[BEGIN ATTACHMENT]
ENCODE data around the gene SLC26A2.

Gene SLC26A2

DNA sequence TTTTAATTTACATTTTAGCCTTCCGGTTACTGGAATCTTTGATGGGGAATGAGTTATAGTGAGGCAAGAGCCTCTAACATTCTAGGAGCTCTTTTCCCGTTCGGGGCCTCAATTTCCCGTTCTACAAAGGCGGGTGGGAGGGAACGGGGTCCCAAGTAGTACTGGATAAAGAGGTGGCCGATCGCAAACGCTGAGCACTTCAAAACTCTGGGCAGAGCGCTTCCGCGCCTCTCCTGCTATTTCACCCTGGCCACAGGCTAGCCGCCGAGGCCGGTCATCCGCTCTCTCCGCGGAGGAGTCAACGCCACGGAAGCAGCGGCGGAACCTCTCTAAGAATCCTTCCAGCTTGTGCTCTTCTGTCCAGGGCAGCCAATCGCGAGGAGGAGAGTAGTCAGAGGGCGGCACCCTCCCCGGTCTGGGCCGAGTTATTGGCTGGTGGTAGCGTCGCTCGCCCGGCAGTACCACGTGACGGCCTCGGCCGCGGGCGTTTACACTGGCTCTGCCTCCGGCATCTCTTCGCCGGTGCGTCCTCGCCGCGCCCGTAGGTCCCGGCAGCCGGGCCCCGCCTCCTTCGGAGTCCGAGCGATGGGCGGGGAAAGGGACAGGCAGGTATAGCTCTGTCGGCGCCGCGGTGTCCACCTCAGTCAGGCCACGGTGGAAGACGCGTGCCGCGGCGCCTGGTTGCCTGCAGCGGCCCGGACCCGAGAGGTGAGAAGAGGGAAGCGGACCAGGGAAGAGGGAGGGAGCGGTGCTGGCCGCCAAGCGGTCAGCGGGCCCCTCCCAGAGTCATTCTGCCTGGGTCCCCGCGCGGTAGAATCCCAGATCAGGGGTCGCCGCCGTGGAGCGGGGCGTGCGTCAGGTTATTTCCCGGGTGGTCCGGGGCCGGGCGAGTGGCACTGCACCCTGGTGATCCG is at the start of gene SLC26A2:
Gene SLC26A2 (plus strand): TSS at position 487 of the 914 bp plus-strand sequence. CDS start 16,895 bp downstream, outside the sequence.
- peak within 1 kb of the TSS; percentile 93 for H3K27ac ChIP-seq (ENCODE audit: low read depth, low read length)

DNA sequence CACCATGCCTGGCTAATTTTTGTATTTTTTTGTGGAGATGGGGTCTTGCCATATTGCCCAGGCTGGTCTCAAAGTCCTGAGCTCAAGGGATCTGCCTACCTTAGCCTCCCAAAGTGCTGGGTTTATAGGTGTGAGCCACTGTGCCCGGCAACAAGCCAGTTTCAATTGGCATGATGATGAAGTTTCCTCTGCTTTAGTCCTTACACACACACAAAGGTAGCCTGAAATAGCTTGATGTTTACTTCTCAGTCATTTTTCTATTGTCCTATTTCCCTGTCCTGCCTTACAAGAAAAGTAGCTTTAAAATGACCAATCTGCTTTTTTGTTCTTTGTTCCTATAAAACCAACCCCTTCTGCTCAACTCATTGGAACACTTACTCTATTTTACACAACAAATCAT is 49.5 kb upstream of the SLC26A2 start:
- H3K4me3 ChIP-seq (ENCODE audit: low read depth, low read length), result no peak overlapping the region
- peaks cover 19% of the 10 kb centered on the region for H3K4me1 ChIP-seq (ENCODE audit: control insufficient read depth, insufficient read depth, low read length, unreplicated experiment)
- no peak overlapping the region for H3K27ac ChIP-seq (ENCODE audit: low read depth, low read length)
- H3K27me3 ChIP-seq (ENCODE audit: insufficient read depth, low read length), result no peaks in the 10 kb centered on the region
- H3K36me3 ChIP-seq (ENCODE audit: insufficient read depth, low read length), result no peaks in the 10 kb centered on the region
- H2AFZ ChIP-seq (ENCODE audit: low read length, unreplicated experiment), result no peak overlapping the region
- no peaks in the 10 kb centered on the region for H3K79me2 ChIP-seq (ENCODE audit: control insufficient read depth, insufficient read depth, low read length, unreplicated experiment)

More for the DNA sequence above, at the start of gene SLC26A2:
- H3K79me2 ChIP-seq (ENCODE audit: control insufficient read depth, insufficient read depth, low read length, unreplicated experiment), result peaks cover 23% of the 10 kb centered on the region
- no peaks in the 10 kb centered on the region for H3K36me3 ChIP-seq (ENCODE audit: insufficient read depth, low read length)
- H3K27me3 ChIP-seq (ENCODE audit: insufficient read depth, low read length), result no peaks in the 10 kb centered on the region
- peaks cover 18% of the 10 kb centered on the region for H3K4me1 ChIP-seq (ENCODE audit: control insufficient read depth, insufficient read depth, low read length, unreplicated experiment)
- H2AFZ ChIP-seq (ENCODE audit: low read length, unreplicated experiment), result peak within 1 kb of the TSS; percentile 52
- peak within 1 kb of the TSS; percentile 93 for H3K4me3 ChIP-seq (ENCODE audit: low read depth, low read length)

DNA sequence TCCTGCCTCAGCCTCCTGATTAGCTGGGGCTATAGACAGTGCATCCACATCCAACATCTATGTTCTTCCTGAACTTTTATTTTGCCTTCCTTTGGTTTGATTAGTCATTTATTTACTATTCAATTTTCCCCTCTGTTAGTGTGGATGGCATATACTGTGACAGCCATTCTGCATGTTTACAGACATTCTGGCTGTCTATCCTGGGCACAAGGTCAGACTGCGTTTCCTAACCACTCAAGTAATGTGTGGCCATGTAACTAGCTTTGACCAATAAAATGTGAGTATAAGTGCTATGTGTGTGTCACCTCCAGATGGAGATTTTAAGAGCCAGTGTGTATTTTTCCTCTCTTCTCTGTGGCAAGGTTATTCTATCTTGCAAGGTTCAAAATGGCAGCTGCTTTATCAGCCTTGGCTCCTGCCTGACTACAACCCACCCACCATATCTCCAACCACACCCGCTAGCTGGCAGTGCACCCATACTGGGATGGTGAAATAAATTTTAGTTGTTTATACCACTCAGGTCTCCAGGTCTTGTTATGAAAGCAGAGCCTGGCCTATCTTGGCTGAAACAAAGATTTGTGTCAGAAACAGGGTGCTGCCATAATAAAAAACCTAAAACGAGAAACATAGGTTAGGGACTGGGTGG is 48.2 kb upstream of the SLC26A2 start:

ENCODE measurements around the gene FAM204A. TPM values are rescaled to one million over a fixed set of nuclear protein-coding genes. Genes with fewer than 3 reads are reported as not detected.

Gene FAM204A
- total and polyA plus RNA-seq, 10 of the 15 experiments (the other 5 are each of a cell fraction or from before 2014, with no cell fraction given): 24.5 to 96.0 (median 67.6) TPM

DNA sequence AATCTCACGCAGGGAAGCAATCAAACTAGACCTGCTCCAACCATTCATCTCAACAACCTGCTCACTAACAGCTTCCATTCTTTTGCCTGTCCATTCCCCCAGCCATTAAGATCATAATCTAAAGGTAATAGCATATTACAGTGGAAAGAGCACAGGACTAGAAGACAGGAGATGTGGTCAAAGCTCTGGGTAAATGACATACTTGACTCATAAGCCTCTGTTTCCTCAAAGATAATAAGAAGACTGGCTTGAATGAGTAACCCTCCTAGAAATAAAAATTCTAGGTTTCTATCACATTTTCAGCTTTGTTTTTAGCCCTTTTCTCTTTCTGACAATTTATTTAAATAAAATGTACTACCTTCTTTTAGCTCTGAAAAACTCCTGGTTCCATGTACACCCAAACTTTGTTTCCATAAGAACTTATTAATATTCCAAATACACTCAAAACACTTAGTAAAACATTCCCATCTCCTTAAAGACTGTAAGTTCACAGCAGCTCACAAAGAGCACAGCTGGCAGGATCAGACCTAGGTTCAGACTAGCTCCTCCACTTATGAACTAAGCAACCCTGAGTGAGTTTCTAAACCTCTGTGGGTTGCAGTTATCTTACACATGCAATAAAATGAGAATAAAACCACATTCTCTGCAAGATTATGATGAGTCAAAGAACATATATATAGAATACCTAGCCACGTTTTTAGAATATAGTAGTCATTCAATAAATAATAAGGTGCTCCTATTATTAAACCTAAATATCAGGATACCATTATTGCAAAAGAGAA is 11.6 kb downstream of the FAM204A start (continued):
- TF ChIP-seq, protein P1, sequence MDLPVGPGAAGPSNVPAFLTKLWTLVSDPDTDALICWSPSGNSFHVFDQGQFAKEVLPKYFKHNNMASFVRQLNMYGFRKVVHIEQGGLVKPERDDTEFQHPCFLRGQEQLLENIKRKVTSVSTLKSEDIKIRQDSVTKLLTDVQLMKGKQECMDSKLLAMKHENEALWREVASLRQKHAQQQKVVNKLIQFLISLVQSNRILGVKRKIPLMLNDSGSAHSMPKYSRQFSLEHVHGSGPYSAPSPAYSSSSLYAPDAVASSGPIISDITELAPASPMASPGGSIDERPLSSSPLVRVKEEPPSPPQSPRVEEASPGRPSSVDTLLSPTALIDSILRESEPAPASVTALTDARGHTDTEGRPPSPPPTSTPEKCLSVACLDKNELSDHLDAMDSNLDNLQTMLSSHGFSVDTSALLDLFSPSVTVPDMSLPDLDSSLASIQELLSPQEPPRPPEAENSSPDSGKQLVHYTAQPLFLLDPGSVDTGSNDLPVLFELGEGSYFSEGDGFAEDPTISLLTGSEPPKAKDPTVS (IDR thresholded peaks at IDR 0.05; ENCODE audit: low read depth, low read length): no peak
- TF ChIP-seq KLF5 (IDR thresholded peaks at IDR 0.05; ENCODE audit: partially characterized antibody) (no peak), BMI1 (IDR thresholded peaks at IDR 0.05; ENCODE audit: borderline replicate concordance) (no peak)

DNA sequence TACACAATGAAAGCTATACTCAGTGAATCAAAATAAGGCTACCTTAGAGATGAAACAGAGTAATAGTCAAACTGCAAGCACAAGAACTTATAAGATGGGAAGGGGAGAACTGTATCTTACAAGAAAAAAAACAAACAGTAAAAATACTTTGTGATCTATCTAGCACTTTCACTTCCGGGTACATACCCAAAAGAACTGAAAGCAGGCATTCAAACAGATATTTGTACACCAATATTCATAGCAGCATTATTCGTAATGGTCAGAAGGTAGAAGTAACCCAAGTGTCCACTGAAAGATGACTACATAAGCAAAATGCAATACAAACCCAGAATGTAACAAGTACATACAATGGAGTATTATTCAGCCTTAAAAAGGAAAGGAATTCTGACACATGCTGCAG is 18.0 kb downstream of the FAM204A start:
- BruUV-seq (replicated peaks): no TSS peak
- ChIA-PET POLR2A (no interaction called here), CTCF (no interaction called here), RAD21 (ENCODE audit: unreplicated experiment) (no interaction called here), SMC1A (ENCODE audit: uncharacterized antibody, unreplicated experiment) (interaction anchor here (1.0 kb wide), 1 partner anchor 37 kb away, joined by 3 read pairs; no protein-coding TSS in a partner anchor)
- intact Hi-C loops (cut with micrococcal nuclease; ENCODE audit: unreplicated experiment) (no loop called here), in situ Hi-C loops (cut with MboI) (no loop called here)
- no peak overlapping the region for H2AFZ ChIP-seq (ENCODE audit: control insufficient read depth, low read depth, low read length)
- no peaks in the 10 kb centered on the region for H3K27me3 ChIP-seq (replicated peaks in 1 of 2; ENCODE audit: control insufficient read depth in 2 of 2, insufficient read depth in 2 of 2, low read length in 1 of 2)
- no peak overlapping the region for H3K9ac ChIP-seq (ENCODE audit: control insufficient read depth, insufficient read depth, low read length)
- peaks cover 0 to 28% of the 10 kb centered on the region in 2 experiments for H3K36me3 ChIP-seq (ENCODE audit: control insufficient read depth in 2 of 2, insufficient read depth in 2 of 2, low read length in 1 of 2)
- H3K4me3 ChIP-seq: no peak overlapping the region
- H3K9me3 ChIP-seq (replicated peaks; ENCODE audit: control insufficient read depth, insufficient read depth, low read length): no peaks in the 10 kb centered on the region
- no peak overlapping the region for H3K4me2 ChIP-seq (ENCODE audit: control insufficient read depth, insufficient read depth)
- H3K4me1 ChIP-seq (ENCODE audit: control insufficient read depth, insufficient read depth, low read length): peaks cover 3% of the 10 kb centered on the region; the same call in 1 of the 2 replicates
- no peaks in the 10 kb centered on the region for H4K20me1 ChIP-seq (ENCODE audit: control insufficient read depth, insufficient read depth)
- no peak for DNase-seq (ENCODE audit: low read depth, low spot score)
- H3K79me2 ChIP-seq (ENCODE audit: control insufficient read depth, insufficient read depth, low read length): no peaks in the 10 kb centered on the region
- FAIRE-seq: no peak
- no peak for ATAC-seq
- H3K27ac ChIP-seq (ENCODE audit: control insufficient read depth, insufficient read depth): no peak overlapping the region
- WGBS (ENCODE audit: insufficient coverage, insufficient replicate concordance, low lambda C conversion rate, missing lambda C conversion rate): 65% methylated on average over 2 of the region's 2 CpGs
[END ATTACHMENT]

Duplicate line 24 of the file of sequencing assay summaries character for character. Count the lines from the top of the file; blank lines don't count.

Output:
- total and polyA plus RNA-seq, 10 of the 15 experiments (the other 5 are each of a cell fraction or from before 2014, with no cell fraction given): 24.5 to 96.0 (median 67.6) TPM